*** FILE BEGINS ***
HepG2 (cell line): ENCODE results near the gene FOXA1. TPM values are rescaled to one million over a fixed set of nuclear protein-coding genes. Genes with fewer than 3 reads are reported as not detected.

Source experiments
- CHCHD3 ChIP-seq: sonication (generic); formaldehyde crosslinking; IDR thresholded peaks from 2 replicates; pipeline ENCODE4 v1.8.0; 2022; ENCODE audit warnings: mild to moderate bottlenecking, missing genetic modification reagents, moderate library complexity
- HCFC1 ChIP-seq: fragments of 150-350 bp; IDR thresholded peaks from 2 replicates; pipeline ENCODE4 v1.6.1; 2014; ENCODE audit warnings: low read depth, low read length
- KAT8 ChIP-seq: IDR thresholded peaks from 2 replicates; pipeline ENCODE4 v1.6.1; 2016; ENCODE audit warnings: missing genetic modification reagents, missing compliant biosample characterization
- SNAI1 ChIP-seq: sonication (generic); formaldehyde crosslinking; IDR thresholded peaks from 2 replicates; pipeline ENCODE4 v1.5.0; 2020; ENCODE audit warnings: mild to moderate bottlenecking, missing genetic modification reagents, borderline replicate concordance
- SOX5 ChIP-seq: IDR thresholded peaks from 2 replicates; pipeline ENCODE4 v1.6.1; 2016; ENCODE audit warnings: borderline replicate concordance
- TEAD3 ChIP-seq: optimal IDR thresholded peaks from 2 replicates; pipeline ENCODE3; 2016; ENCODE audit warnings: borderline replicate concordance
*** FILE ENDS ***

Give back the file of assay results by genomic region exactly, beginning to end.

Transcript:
HepG2 (cell line): ENCODE results near the gene FOXA1. TPM values are rescaled to one million over a fixed set of nuclear protein-coding genes. Genes with fewer than 3 reads are reported as not detected.

Source experiments
- CHCHD3 ChIP-seq: sonication (generic); formaldehyde crosslinking; IDR thresholded peaks from 2 replicates; pipeline ENCODE4 v1.8.0; 2022; ENCODE audit warnings: mild to moderate bottlenecking, missing genetic modification reagents, moderate library complexity
- HCFC1 ChIP-seq: fragments of 150-350 bp; IDR thresholded peaks from 2 replicates; pipeline ENCODE4 v1.6.1; 2014; ENCODE audit warnings: low read depth, low read length
- KAT8 ChIP-seq: IDR thresholded peaks from 2 replicates; pipeline ENCODE4 v1.6.1; 2016; ENCODE audit warnings: missing genetic modification reagents, missing compliant biosample characterization
- SNAI1 ChIP-seq: sonication (generic); formaldehyde crosslinking; IDR thresholded peaks from 2 replicates; pipeline ENCODE4 v1.5.0; 2020; ENCODE audit warnings: mild to moderate bottlenecking, missing genetic modification reagents, borderline replicate concordance
- SOX5 ChIP-seq: IDR thresholded peaks from 2 replicates; pipeline ENCODE4 v1.6.1; 2016; ENCODE audit warnings: borderline replicate concordance
- TEAD3 ChIP-seq: optimal IDR thresholded peaks from 2 replicates; pipeline ENCODE3; 2016; ENCODE audit warnings: borderline replicate concordance